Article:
• utilize the ROR portion of the IRI Website as a strategic marketing tool for delivering products to the IRI membership and generating new member interest.
  • Purpose of ROR Working Groups

    The ROR working groups are voluntary and temporary, with individuals working on a defined problem for a predetermined time, and then disbandingn. The purpose of the ROR working groups, according to IRI, is to:

  • identify and promote effective techniques for the organization and management of research, development, and engineering in support of technological innovation;
  • encourage high standards in technological innovation;
  • develop methods for determining the effectiveness of technological innovation, and promote an understanding of the value of technological innovation to the economy, industry, and society;
  • strengthen understanding of business issues by technology leaders as well as business leaders’ understanding of the technological innovation process;
  • foster cooperation on a worldwide basis with academia, government, and other organizations active in technological innovation; and,
  • provide member-company representatives a forum for building a network of contacts among their peers.
  • Past ROR Committee Chairs

  • 1971-72: Jason M. Salsbury (American Cyanamid)
  • 1972-74: Robert E. Gee (DuPont)
  • 1974-76: Ivar H. Stockel (St. Regis Paper)
  • 1976-77: Robert E. Boni (Armco Steel)
  • 1977-78: Glen A. Hemstock (Engelhard Minerals & Chemicals)
  • 1978-80: W. Gale Cutler (Whirlpool)
  • 1980-82: Joseph E. Stevenot (Procter & Gamble)
  • 1982-83: James W. McDonough (Polysar)
  • 1983-84: Lee W. Rivers (Allied Chemical)
  • 1984-85: A. Fred Kerst (Calgon)
  • 1985-86: Peter R. Bridenbaugh (Alcoa)
  • 1986-87: James P. McGeer (Alcan)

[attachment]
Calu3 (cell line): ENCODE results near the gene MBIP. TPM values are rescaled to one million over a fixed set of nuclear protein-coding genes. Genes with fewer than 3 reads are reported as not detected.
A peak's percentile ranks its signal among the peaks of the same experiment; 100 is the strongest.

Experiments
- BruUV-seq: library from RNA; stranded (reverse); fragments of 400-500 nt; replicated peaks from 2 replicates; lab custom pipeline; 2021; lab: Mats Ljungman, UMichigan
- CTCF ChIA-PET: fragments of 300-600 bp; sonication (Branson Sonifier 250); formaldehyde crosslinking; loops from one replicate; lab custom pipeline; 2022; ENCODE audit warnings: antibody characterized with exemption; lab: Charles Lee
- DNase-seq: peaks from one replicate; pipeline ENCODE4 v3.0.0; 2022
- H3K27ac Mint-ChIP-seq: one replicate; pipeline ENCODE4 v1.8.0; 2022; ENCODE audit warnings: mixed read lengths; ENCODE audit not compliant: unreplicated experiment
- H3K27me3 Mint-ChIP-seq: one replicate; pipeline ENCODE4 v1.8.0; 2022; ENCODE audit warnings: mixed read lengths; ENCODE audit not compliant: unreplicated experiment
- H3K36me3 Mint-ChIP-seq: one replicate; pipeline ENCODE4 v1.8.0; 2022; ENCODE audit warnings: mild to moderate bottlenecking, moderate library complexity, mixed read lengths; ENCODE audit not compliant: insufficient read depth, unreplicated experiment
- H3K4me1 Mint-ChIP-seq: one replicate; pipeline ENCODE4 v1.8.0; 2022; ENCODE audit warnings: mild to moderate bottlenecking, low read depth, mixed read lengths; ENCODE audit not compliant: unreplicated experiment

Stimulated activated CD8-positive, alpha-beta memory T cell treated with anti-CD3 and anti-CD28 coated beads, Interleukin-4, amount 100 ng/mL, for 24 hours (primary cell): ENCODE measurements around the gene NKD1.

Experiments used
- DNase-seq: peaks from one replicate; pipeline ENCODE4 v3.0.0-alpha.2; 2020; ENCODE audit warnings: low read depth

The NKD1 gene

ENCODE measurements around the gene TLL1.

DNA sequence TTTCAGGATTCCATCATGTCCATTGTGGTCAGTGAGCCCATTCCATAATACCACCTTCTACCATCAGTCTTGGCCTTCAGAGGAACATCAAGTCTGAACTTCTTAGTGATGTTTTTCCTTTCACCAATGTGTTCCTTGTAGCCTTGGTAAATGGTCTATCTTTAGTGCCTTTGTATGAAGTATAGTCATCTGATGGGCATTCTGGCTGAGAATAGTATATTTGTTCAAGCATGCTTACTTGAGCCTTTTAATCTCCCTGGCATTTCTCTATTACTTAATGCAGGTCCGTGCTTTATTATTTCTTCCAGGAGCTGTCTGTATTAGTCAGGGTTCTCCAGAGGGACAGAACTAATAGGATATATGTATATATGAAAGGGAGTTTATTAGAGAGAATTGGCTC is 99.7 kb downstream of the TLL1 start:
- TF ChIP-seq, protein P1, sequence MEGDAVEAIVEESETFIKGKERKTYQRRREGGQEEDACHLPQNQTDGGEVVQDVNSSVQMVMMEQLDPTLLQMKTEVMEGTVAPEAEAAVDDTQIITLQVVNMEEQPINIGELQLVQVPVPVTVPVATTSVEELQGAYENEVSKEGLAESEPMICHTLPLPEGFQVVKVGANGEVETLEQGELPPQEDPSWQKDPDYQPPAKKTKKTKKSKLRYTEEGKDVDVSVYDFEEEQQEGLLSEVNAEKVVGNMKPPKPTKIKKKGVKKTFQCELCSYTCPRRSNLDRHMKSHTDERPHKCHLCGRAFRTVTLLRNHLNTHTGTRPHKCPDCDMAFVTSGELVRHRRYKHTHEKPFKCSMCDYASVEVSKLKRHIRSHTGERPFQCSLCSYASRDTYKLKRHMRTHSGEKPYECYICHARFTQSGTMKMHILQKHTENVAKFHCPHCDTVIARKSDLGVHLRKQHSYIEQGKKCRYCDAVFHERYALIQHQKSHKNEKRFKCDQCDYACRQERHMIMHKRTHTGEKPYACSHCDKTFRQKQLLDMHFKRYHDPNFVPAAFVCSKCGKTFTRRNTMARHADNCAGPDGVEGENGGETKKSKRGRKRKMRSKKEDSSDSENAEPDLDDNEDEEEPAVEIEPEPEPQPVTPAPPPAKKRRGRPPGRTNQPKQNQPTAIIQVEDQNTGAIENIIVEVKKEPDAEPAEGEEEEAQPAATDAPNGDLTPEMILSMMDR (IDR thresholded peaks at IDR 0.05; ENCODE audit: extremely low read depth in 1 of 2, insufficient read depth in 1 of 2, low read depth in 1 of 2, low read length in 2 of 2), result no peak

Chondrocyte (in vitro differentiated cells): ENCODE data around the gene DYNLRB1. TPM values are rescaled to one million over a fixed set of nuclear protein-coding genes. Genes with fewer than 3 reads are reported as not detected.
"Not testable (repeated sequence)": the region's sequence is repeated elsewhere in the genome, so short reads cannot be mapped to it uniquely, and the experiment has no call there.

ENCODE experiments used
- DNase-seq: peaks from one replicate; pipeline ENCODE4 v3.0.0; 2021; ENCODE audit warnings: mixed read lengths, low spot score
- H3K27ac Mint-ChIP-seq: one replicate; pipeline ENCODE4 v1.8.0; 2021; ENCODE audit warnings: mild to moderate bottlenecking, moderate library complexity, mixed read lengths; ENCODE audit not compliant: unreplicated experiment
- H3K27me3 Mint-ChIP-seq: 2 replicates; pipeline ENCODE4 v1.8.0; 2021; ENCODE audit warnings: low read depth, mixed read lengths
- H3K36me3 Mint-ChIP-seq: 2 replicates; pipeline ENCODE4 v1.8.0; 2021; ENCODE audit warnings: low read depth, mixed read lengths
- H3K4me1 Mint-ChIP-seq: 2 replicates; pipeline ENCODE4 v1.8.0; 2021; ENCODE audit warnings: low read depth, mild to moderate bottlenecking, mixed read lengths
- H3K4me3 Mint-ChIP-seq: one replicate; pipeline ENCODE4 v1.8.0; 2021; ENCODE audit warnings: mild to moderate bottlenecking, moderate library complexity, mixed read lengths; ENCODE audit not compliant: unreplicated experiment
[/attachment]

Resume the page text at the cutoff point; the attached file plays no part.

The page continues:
• 1987-89: Michael R. Waller (Amoco Production)
  • 1989-90: Graham R. Mitchell (GTE Labs)
  • 1990-91: Philip H. Brodsky (Monsanto)
  • 1991-92: Deb Chatterji (BOC)
  • 1992-94: Gary E. McGraw (Eastman Chemical)
  • 1994-95: Parry M. Norling (DuPont)
  • 1995-96: Paul B. Germeraad (Avery Dennison)
  • 1996-97: Donald S. Mueller (Ashland)
  • 1997-98: Robert S. Wood (Rohm & Haas)
  • 1998-99: E. Larry Jarrett (Witco)
  • 1999-01: Miles P. Drake (Air Products)
  • 2001-02: R. Kent Crawford (Square D)
  • 2002-04: Albert L. Johnson (Corning)
  • 2004-06: Alan D. Ayers (Energizer)
  • 2006-08: James M. Scinta (ConocoPhillips)
  • 2008-10: Raymond R. Cosner (Boeing)
  • 2010-12: Richard R. Antcliff (NASA)
  • Current ROR Working Groups

  • Business Model Innovation Challenges
  • Accelerating Implementation
  • Sustainability Maturity Models
  • Virtual Teams
  • Accessing Internal Knowledge
  • Collaboration Continuum
  • Early Identification of Disruptive Technology
  • Global R&D Networks
  • Achieving Sustainable Innovation
  • Institutionalizing Innovation Competency
  • Social Networking in Business Today
  • Shortage of Strategic Metals
  • Integrating Design into R&D/Engineering
  • Representative past ROR Working Groups

  • R&D Leadership Skills and Styles
  • Sustainability in R&D
  • Gender Diversity in Technology Leadership
  • Level 5 Innovation
  • Advanced Marketing in R&D
  • Know-How and Trade Secrets
  • Critical Skills and the Retirement Bubble
  • Radical Innovation III
  • Radical Innovation II
  • Metrics for the Fuzzy Front End
  • Knowledge Management
  • Discontinuous Innovation
  • Value Creation from Value Innovation
  • Sourcing Innovation
  • IT and Innovation
  • R&D Structure in a Changing World
  • Global Diversity and Innovation
  • References

    Research-on-Research Committee Wikipedia